Kelly R.J.,The Sidney Kimmel Comprehensive Cancer Center | Thomas A.,U.S. National Cancer Institute | Rajan A.,U.S. National Cancer Institute | Chun G.,U.S. National Cancer Institute | And 12 more authors.
Annals of Oncology | Year: 2013

Background: This phase I/II study examined the safety and efficacy of Sepantronium Bromide (S), a small-molecule selective survivin suppressant, administered in combination with carboplatin (C) andpaclitaxel (P). Patients and methods: Forty-one patients were treated on study. Twenty-two patients received escalating doses of S (3.6-12 mg/m2) and 19 with untreated stage IV non-small-cell lung cancer (NSCLC) were treated with the maximum tolerated dose of 10 mg/m2 in combination with standard dosesof C (AUC6) and P (200 mg/m2) for six cycles. S was administered as a continuous intravenous infusion(CIVI) over 72 h in 21-day treatment cycles. Study end points included safety and toxic effect, response rate, progression-free and overall survival (PFS and OS), as well as exploratory pharmacodynamic correlates. Results: Treatment with S was well tolerated, and toxic effects were mostly hematologicalin the phase II study. Two (11%) partial responses were observed with a median PFS of 5.7 months and median OS 16.1 months. Pharmacodynamic analysis did not demonstrate an association with response. Conclusion: The combination of S (10 mg/m2/day 72-h CIVI) administered with C and P every 3 weeks exhibited a favorable safety profile but failed to demonstrate an improvement in response rate in advanced NSCLC. Clinical trial number: NCT01100931. © The Author 2013.

Wilop S.,RWTH Aachen | van Gemmeren T.B.,RWTH Aachen | Lentjes M.H.F.M.,Maastricht University | van Engeland M.,Maastricht University | And 4 more authors.
Epigenetics | Year: 2011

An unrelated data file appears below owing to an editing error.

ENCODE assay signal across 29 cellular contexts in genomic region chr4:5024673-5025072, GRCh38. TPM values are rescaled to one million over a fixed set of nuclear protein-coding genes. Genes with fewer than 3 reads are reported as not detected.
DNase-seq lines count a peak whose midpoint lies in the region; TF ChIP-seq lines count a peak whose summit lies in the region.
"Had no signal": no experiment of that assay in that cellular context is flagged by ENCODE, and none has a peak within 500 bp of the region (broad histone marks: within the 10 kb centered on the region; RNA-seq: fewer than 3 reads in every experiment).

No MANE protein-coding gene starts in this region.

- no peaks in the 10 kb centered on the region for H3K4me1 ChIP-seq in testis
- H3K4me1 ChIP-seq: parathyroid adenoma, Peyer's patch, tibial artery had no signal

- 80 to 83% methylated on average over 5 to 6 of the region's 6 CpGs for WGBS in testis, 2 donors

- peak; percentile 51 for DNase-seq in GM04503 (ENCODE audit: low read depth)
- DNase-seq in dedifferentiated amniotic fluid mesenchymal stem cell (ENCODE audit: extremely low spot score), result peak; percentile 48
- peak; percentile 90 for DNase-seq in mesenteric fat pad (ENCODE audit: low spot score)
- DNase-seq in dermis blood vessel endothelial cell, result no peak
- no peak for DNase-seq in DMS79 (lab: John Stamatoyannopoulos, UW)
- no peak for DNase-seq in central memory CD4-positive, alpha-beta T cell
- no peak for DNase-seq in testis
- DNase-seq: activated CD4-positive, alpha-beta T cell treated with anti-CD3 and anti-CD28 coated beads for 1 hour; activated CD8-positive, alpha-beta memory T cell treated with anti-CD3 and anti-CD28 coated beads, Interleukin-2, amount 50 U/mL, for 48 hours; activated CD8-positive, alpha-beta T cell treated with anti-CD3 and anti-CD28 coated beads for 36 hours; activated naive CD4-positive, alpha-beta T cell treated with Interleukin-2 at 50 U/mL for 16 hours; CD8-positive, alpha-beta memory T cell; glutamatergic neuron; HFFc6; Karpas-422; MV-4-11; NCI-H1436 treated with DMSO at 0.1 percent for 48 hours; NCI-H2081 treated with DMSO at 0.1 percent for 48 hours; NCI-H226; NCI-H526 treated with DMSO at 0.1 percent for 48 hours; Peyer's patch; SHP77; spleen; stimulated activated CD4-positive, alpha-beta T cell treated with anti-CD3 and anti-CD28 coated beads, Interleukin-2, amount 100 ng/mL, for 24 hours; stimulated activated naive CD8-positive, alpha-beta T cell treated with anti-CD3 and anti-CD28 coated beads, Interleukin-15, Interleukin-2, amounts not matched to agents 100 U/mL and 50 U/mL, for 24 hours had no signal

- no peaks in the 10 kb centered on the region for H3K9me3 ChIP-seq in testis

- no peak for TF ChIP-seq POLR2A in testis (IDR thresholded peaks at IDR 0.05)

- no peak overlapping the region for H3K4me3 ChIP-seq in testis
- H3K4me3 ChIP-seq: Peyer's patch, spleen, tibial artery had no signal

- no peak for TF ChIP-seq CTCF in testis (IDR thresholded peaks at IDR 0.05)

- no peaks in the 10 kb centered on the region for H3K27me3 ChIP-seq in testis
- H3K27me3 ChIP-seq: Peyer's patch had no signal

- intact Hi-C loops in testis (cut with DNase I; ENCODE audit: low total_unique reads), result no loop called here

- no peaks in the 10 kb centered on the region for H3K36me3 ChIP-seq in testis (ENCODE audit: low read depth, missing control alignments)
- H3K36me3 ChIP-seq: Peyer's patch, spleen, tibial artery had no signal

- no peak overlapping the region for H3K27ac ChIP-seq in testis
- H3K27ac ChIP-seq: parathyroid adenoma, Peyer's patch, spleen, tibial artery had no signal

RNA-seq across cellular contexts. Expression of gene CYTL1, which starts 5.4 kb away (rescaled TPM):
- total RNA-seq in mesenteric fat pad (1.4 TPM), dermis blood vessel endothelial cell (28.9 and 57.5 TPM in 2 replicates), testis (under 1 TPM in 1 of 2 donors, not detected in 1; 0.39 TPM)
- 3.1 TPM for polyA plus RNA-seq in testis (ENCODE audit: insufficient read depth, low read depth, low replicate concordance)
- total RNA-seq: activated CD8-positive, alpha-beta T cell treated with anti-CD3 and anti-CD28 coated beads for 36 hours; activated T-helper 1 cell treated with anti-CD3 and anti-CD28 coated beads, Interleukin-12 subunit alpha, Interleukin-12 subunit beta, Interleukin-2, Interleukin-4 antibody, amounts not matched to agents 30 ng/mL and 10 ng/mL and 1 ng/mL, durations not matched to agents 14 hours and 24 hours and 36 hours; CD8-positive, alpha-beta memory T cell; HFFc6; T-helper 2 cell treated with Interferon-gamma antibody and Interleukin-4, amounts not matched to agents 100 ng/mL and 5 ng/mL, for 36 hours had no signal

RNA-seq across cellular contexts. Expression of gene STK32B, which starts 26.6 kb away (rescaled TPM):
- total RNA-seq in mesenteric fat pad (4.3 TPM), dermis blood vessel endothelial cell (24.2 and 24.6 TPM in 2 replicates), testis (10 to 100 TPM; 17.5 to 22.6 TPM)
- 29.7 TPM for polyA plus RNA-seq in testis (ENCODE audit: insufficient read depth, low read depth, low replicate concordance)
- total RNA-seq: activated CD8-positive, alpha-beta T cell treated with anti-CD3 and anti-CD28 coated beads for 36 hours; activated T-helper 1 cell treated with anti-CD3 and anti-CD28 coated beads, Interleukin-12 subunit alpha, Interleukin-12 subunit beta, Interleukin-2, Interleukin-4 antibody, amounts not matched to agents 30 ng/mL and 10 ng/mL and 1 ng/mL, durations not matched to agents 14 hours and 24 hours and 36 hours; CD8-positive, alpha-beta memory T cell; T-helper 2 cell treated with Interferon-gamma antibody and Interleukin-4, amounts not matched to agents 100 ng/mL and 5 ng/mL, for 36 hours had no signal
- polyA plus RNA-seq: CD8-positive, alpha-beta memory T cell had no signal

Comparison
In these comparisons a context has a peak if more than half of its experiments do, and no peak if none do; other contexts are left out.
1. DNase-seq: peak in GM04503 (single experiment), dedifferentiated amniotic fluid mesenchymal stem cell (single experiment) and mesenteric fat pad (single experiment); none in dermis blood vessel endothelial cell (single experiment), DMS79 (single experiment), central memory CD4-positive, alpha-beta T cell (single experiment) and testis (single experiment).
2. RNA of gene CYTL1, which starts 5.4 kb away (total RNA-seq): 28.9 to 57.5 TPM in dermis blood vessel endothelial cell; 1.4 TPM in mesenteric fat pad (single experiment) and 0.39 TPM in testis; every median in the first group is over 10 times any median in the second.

The family of suppressor of cytokine signaling (SOCS) proteins negatively regulates cytokine signaling in different cellular pathways including interleukin-6 (IL-6). Since IL-6 plays an essential role in regulating growth and survival of multiple myeloma (MM) cells, methylation-associated dysregulation of SOCS3 may contribute to the malignant phenotype of MM cells. We used methylation-specific PCR (MSP) to assess the methylation status of the SOCS3 CpG island in 5 MM cell lines and 70 patient samples. Additional bisulfite sequencing and RNA expression analysis using reverse transcriptase polymerase chain reaction was performed in two cell lines. We identified aberrant SOCS3 methylation in 3/5 MM cell lines. Methylation of SOCS3 in cell lines was associated with transcriptional downregulation. Treatment of OPM-2 cells, which carry a methylated SOCS3 gene, with the demethylating agent 5-aza-2'-deoxycytidine restored SOCS3 expression in association with partial demethylation. In patient samples with malignant plasma cell disorders, SOCS3 was methylated in 5/70 (7.1%) cases, while there was no aberrant SOCS3 methylation in normal peripheral blood and non-malignant bone marrow cells. We found an association of SOCS3 methylation with extramedullary manifestations (p=0.03), plasma cell leukemia (P=0.003), elevated LDH (p=0.001), increased creatinine (p=0.01) and remarkably shortened survival (6.9 vs. 56.1 months, HR 5.9, p=0.0007). Our findings reveal a novel epigenetic event possibly implicated in the pathogenesis of MM and representing a potential prognostic biomarker. Epigenetic dysregulation of the SOCS3 gene may interfere with the cellular response to the complex cytokine network thus supporting survival and expansion of MM cells. © 2011 Landes Bioscience.